RDF is a secular organization and promotes secularism in all its schools. Cultural activities of all faiths are enthusiastically celebrated in the community. Activities like arts and crafts, performances are celebrated with the school community and villagers too.
|Students participating in the Rakhi ritual of
tying a sacred thread around the hand.
|Students enacting stories
from Lord Krishna’s life
|Celebrating Ramzaan in
Many RDF students are Lambadis, members of a semi-nomadic tribe whose traditions are in danger of vanishing. The Lambadis trace their roots to Rajasthan, but today the largest concentration reside in the Indian state of Andra Pradesh. RDF is working to preserve aspects of this unique culture. This is especially exemplified at Wadlakonda School where students have embraced a new emphasis on playing and dancing to the dappu drums.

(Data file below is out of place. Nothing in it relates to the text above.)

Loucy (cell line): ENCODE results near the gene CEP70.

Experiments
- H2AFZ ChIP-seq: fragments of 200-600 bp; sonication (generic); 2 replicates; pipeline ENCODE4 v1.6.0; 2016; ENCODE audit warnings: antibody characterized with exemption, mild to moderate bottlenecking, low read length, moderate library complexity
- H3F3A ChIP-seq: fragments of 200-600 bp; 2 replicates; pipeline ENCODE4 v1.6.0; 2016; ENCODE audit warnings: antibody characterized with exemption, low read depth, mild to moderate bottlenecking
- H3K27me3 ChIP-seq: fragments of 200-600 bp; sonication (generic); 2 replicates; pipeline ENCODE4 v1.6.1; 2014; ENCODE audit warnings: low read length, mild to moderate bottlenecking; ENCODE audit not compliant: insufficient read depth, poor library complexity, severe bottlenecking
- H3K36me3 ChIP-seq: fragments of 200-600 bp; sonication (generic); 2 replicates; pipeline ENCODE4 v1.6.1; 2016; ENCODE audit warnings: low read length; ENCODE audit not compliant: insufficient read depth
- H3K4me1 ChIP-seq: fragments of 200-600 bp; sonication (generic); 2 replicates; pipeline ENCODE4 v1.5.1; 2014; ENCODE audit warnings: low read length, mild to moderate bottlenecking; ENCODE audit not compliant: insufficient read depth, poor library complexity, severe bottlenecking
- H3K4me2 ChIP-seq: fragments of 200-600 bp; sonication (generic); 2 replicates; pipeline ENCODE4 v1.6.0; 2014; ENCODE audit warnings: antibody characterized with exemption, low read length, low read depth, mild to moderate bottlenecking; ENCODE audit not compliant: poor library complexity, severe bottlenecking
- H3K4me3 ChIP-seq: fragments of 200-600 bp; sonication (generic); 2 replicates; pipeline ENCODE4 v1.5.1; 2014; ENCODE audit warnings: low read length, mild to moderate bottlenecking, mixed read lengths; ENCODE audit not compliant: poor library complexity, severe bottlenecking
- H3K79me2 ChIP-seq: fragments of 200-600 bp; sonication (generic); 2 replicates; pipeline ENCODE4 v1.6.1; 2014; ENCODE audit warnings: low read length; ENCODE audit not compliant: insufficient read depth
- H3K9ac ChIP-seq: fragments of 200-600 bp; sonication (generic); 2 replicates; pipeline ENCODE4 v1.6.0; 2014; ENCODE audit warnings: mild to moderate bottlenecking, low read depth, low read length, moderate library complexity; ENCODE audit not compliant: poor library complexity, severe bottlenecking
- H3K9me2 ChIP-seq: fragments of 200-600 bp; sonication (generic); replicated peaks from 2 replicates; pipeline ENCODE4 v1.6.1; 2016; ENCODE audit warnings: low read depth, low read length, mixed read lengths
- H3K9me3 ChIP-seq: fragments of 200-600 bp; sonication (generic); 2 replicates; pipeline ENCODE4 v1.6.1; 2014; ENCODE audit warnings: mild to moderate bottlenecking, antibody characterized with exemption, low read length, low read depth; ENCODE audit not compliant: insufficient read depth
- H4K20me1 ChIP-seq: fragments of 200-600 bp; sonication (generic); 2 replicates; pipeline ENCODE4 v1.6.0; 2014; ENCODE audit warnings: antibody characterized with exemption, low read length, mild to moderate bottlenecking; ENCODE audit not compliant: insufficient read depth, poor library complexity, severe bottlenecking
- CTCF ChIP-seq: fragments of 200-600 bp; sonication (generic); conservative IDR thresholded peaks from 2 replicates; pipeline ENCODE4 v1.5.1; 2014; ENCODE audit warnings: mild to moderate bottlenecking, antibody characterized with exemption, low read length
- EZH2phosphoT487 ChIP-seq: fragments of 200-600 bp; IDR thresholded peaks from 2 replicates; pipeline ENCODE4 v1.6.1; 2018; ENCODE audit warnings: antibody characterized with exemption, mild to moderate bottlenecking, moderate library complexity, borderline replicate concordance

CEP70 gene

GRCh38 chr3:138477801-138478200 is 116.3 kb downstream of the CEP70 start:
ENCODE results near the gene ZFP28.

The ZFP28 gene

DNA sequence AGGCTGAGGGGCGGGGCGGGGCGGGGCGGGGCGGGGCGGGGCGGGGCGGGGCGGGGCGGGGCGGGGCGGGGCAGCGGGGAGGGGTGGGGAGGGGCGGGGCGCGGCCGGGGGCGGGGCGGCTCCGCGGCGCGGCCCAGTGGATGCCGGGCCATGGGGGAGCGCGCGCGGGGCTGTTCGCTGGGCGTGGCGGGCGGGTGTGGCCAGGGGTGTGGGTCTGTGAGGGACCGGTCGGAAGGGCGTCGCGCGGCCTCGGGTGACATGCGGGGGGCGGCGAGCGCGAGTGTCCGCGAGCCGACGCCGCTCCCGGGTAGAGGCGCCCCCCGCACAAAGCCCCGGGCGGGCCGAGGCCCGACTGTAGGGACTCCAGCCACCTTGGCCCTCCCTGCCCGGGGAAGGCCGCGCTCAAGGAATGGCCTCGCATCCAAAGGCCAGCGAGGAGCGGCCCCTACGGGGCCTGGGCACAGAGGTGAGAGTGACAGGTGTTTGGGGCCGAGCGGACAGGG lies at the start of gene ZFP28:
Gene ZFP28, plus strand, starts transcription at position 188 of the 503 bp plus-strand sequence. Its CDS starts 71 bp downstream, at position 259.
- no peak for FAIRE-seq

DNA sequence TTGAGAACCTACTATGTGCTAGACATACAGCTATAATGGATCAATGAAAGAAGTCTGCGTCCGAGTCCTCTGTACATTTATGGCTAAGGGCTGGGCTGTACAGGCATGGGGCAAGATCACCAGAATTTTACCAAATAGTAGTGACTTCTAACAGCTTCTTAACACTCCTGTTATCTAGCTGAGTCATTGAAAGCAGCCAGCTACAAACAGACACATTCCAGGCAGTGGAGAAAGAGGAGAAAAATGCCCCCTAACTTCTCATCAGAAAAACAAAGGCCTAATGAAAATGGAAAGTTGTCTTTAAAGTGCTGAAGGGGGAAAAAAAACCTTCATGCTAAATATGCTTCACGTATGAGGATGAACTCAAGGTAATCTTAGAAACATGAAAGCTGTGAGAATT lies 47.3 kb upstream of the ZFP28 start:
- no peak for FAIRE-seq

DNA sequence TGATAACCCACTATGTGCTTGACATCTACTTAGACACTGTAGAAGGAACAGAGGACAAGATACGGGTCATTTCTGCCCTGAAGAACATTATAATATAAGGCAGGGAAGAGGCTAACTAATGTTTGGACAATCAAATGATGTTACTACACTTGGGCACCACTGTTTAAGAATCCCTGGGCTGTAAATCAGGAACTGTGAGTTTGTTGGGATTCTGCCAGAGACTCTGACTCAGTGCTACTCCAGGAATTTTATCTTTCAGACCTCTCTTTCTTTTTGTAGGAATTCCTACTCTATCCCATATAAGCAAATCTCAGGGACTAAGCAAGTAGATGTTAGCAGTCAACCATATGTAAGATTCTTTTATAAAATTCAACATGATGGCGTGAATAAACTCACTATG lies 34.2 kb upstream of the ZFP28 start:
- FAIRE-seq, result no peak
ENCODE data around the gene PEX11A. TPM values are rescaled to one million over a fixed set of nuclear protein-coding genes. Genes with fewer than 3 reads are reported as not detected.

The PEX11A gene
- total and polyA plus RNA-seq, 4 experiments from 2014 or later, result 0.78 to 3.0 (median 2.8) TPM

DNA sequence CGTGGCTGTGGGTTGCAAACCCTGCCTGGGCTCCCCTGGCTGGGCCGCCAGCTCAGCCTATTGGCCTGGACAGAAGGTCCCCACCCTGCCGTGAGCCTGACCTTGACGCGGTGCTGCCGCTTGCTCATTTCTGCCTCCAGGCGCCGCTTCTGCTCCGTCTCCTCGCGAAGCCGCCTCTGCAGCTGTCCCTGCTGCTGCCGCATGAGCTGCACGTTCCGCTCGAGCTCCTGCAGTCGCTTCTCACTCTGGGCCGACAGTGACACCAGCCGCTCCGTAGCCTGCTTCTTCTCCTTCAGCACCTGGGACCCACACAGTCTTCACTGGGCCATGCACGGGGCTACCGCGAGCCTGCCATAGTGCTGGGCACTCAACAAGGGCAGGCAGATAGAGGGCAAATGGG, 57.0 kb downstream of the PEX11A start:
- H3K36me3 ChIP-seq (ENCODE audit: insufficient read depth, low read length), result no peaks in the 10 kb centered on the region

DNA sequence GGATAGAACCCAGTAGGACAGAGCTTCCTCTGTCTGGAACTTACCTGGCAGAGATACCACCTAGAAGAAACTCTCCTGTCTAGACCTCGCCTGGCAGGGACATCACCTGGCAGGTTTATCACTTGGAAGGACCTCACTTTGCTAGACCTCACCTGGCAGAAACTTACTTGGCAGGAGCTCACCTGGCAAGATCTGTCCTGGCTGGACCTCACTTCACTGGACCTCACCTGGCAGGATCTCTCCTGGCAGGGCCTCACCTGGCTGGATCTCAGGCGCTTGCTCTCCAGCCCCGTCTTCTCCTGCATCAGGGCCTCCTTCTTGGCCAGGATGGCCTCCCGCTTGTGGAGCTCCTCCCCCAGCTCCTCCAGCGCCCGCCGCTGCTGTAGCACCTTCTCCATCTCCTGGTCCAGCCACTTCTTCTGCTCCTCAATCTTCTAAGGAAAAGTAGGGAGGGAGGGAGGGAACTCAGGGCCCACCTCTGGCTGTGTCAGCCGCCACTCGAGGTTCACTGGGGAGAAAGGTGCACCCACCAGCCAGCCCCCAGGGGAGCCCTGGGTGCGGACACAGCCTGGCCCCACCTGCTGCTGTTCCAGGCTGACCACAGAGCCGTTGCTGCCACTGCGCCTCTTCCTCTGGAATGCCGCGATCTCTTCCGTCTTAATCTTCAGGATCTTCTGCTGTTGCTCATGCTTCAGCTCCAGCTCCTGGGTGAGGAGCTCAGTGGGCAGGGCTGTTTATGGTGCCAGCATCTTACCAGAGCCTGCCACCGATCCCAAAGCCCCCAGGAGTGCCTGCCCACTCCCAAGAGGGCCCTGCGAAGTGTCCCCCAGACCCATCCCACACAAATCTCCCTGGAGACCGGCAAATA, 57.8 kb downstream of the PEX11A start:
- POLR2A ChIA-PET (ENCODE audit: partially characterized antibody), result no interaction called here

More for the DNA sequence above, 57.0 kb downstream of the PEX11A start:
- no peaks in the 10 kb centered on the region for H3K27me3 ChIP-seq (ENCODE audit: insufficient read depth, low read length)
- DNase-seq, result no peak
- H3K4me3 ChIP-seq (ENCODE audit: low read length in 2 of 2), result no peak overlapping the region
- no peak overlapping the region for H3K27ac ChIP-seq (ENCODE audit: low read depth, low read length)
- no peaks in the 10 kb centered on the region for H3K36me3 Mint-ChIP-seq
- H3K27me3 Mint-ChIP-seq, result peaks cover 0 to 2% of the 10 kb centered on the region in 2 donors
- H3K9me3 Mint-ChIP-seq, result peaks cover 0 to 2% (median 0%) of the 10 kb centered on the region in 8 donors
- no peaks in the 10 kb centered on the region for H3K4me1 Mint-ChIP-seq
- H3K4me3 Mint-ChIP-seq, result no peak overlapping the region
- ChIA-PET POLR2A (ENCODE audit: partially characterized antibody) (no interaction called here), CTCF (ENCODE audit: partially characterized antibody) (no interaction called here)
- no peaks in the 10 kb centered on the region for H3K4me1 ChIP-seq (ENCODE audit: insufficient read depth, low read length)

The dappu drum is a tambourine -like drum made of goat skin which is beaten with sticks. Five and six year old students at Wadlakonda are among some of our most talented and enthusiastic dancers of this traditional dance form which originates in the state of Andhra Pradesh.
Through a Rubin Foundation grant, some Kalleda students learnt the mirror embroidery their ancestors used to decorate clothing and today girls are using the techniques in their own homes. Elders entertained students with the ancient practice of storytelling, reciting tribal stories while accompanied by musical instruments like the dholak, tabala and chirutalu. And Lambadi women held dance workshops for students, who then perform the routines for guests.
Additionally, the Youth Empowerment Program has made a video exploring Lambadi culture and why it’s disappearing. RDF’s alumni ambassador, Veeranna Banoth, is a member of the Lambadi tribe.